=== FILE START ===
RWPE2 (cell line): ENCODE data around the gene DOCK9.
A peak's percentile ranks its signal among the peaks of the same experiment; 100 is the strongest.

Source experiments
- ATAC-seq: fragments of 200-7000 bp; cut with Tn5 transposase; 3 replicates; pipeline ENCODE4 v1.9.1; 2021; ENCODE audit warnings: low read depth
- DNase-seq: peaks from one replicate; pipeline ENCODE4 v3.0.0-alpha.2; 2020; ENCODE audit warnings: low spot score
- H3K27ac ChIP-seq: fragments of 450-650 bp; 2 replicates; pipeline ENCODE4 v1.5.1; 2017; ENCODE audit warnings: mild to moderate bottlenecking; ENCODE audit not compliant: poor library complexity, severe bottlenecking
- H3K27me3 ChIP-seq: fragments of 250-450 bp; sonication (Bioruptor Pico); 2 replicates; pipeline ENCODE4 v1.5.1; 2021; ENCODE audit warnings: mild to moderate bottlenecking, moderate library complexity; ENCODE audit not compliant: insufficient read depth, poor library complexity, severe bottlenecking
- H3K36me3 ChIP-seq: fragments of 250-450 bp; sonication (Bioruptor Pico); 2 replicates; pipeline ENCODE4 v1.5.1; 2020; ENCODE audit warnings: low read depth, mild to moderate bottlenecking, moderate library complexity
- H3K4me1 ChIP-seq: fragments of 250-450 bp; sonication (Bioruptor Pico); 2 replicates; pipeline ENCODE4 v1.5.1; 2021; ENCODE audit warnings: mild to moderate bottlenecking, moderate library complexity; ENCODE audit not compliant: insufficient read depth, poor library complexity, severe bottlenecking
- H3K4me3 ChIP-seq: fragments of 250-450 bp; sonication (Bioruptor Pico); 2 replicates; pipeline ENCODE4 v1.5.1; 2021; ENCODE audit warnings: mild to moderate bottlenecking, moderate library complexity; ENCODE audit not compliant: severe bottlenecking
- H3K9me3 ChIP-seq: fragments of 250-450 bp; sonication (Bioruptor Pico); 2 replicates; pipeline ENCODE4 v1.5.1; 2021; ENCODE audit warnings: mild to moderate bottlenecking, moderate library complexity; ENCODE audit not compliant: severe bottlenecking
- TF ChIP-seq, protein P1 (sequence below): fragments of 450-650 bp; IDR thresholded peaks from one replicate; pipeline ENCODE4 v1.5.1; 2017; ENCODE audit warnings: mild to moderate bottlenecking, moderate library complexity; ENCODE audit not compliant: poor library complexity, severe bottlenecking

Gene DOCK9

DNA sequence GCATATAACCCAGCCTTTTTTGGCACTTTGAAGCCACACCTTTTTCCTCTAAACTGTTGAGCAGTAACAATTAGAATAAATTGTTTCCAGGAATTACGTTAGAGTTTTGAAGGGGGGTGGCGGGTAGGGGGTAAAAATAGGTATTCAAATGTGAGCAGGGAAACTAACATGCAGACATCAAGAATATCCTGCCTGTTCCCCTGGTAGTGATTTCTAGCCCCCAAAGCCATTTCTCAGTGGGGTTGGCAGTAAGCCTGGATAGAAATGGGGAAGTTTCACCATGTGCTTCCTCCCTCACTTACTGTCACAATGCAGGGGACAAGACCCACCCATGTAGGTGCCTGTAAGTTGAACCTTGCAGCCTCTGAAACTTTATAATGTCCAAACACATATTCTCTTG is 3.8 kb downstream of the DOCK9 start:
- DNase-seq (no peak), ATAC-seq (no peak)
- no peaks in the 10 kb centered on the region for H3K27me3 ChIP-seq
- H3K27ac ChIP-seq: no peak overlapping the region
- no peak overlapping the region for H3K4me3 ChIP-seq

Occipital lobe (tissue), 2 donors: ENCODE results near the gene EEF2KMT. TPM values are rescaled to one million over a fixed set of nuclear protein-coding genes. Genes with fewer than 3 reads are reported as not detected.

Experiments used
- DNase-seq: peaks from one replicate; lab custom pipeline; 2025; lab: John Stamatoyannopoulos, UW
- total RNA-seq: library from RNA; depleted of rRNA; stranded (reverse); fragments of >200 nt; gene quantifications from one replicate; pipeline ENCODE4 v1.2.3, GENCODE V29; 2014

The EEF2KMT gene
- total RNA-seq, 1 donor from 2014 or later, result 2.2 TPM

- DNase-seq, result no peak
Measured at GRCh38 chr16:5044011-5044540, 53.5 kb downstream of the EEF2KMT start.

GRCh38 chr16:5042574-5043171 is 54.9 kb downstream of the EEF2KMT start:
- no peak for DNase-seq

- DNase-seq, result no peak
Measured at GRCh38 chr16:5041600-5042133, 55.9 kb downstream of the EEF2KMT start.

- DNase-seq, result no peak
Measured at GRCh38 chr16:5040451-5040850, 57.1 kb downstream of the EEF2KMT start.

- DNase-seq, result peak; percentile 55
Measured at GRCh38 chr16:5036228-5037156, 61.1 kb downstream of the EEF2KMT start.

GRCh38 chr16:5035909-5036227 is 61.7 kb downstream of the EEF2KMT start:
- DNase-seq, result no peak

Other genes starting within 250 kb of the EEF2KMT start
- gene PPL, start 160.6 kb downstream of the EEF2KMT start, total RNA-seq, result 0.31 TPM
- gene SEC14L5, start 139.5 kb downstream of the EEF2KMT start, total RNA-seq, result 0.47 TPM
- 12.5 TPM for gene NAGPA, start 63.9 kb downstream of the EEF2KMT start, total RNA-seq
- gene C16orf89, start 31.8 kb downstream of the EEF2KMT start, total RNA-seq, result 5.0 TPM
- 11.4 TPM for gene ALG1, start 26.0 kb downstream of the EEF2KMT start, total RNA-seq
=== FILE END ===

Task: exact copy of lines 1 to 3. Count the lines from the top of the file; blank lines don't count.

RWPE2 (cell line): ENCODE data around the gene DOCK9.
A peak's percentile ranks its signal among the peaks of the same experiment; 100 is the strongest.

Source experiments